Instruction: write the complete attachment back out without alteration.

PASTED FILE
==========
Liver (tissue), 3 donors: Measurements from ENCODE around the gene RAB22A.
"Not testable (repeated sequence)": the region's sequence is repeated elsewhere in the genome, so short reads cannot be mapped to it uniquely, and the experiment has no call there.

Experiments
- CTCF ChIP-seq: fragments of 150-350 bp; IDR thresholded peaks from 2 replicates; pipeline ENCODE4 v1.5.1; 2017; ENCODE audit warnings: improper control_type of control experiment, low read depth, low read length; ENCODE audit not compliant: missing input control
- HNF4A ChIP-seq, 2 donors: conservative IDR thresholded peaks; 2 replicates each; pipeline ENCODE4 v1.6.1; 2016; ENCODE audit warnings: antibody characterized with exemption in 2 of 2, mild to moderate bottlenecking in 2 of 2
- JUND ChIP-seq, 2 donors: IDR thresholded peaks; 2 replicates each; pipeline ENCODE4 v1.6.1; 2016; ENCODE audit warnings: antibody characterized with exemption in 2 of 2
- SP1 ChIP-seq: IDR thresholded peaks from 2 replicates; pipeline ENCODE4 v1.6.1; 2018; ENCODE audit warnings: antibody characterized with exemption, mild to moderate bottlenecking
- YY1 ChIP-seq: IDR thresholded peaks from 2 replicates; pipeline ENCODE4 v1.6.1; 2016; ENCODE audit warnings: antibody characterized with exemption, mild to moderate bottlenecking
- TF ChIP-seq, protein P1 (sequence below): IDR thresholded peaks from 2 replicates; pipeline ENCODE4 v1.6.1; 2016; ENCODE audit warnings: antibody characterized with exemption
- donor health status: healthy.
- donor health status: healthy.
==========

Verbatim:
Liver (tissue), 3 donors: Measurements from ENCODE around the gene RAB22A.
"Not testable (repeated sequence)": the region's sequence is repeated elsewhere in the genome, so short reads cannot be mapped to it uniquely, and the experiment has no call there.

Experiments
- CTCF ChIP-seq: fragments of 150-350 bp; IDR thresholded peaks from 2 replicates; pipeline ENCODE4 v1.5.1; 2017; ENCODE audit warnings: improper control_type of control experiment, low read depth, low read length; ENCODE audit not compliant: missing input control
- HNF4A ChIP-seq, 2 donors: conservative IDR thresholded peaks; 2 replicates each; pipeline ENCODE4 v1.6.1; 2016; ENCODE audit warnings: antibody characterized with exemption in 2 of 2, mild to moderate bottlenecking in 2 of 2
- JUND ChIP-seq, 2 donors: IDR thresholded peaks; 2 replicates each; pipeline ENCODE4 v1.6.1; 2016; ENCODE audit warnings: antibody characterized with exemption in 2 of 2
- SP1 ChIP-seq: IDR thresholded peaks from 2 replicates; pipeline ENCODE4 v1.6.1; 2018; ENCODE audit warnings: antibody characterized with exemption, mild to moderate bottlenecking
- YY1 ChIP-seq: IDR thresholded peaks from 2 replicates; pipeline ENCODE4 v1.6.1; 2016; ENCODE audit warnings: antibody characterized with exemption, mild to moderate bottlenecking
- TF ChIP-seq, protein P1 (sequence below): IDR thresholded peaks from 2 replicates; pipeline ENCODE4 v1.6.1; 2016; ENCODE audit warnings: antibody characterized with exemption
- donor health status: healthy.
- donor health status: healthy.